Franke: Socialism Still Doesn’t Work
by Mark Franke
“I have seen the future, and it works!” wrote the journalist Lincoln Steffens after visiting the Soviet Union in 1919.
Except that it didn’t.
Why bring this up now, nearly 30 years after the fall of the USSR and its communist- totalitarian system of repression and deprivation? Because a new generation of political rock stars have been anointed by a slavering press, rock stars who gush on about how socialism is what America needs. Whether it is from grumpy Bernie Sanders, AOC (she even is given a rock band kind of name) or the Quixotic mayor of South Bend currently tilting at the Democratic nomination windmill, the mantra is the same.
One would think that with all the imploded Communist regimes that are on Ronald Reagan’s “ash heap of history” the book would be closed on failed Marxist-Leninism.
Which are the current socialist nations that can offer us a valuable insight into how socialism works in the real world as opposed to what is believed in the chic salons of the coastal elites? How about Venezuela, once the richest nation in South America and now the poorest? Cuba? North Korea?
But wait, the new socialists cry. They want to put the adjective “democratic” in front socialism, thinking that makes it kinder and gentler. Remember all those Democratic Republics of Wherever, most of them dictatorial Soviet satellites? Pointing to the so-called social democracies of Europe won’t work either, as these are simply over-taxed welfare states fueled by whatever economic surplus can be squeezed out of the profits of capitalists and the middle class.
Our greatest Supreme Court Chief Justice John Marshall declared in the landmark McCulloch vs. Maryland that “the power to tax is the power to destroy.” It is just this destruction that socialism performs with its unquenchable thirst for more and more government spending, fed by higher and higher tax rates on a smaller and smaller productive class.
But eventually the goose stops laying the golden eggs, as we learned from Aesop. Arthur Laffer theorized in his namesake Laffer Curve that tax rates become confiscatory at some level. After tax rates rise to this point, they produce less, not more, tax revenue since the incentives to work and take investment risk are just not worth it anymore.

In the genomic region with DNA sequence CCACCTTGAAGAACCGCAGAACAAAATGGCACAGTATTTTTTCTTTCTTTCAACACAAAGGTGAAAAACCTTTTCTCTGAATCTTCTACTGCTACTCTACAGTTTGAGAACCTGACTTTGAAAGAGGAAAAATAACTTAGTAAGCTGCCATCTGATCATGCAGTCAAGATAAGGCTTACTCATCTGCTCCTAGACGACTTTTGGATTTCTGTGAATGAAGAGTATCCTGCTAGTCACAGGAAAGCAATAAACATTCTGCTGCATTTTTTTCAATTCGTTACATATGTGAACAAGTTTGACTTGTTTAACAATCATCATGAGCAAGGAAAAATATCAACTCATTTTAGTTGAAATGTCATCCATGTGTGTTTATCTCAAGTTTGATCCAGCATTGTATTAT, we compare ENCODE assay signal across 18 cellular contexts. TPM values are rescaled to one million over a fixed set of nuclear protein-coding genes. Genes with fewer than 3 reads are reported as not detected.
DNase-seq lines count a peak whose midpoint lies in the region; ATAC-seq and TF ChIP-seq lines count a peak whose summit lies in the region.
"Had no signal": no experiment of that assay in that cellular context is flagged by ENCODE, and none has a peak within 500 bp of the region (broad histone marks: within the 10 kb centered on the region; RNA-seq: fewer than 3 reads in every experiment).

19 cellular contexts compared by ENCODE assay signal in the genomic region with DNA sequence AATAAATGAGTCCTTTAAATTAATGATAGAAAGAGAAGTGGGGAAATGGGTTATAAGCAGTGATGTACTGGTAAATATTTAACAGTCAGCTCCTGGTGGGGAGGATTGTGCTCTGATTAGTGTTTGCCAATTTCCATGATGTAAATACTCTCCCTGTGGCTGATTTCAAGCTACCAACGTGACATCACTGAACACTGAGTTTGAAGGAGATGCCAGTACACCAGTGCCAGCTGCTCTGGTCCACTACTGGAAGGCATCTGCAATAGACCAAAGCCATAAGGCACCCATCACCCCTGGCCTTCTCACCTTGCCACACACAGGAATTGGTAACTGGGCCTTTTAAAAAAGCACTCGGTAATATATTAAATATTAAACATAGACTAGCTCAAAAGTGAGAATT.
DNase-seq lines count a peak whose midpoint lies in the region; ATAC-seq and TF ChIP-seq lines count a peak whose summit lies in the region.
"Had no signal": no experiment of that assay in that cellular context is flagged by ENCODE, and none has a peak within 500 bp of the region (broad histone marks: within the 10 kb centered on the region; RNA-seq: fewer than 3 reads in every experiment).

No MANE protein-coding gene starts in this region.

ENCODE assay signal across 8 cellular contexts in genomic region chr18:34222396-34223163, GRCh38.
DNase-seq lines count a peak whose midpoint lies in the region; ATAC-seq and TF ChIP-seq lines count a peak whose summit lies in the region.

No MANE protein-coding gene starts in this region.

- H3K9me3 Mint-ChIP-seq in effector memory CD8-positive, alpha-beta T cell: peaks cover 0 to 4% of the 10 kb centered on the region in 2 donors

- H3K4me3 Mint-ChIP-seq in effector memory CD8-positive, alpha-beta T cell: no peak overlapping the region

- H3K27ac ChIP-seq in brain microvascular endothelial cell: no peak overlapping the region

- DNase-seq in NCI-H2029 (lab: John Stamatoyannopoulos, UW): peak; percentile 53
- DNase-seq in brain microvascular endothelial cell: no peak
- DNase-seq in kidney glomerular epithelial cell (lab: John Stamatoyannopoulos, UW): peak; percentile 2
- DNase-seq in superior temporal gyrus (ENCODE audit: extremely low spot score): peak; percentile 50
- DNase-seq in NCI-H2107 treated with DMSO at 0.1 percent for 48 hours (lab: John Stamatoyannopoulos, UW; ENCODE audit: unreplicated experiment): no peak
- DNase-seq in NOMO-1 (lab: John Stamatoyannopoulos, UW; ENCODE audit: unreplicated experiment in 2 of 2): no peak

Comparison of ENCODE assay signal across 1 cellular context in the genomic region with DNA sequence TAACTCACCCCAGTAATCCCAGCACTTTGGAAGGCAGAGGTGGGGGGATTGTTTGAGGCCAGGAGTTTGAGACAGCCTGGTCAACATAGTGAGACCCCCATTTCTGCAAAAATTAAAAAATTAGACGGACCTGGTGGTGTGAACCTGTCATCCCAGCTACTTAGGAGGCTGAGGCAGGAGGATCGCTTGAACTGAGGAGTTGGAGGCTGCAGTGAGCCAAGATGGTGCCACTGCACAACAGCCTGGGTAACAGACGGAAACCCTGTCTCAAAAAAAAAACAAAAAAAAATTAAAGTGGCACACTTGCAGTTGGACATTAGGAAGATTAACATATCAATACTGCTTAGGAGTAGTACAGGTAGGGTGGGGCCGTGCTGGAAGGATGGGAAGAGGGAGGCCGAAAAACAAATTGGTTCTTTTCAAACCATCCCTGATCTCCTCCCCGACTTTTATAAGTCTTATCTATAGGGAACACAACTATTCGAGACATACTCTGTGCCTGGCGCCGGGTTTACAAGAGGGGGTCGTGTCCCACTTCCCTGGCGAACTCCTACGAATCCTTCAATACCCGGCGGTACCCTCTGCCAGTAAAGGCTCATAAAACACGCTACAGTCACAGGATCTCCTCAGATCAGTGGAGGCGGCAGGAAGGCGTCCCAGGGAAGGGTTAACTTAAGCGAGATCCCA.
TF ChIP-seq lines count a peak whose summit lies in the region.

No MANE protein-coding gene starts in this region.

Margaret Thatcher summed it up nicely: “The problem with socialism is that eventually you run out of other people’s money.”
Sweden, for one, has been backtracking on its flirtation with socialism. It cut public spending, reprivatized state-owned businesses such as the railway system, lowered taxes, completely eliminated inheritance taxes and put in place a full school-choice voucher system. This all came about after its economy reached the crisis point with inflation at 10 percent and interest rates soaring to 500 percent for a brief period.
Sweden still has high tax rates, as much as 60 percent on incomes even below the average. Why not soak just the rich? “Because the rich people might leave,” according to Swedish historian Johan Norberg in an article published by Reason magazine.
Note how people tend to vote with their feet, leaving these socialist nirvanas for places where freedom rules. That includes the freedom to own and dispose of property without government interference or confiscatory taxation. That is, if they can legally leave or have the financial wherewithal to get out of there. The border crises faced by many free states is one of too many people trying to get in, not people trying to get out — and guess from where they are coming.
Here’s a thought: Maybe our border crisis will be solved once the Democrat (with an uppercase D) socialists have their way with our economy and liberty. No one will want to come here anymore.
Seriously, though, our children and grandchildren will have to contend with the wreckage that socialism, democratic or otherwise, leaves. And apparently they just don’t get it. A poll of Millennials last summer showed that 51 percent have a positive view of socialism. Investor’s Business Daily recently debunked this incredibly naïve and ignorant attitude in an editorial cleverly entitled: “Millennials May Love Socialism, But Socialism Won’t Love Them Back.”
Friedrich Hayek called this “the Road to Serfdom.” That is the true face of socialism today.
Mark Franke, an adjunct scholar of the Indiana Policy Review, is formerly an associate vice chancellor at Indiana University-Purdue University Fort Wayne.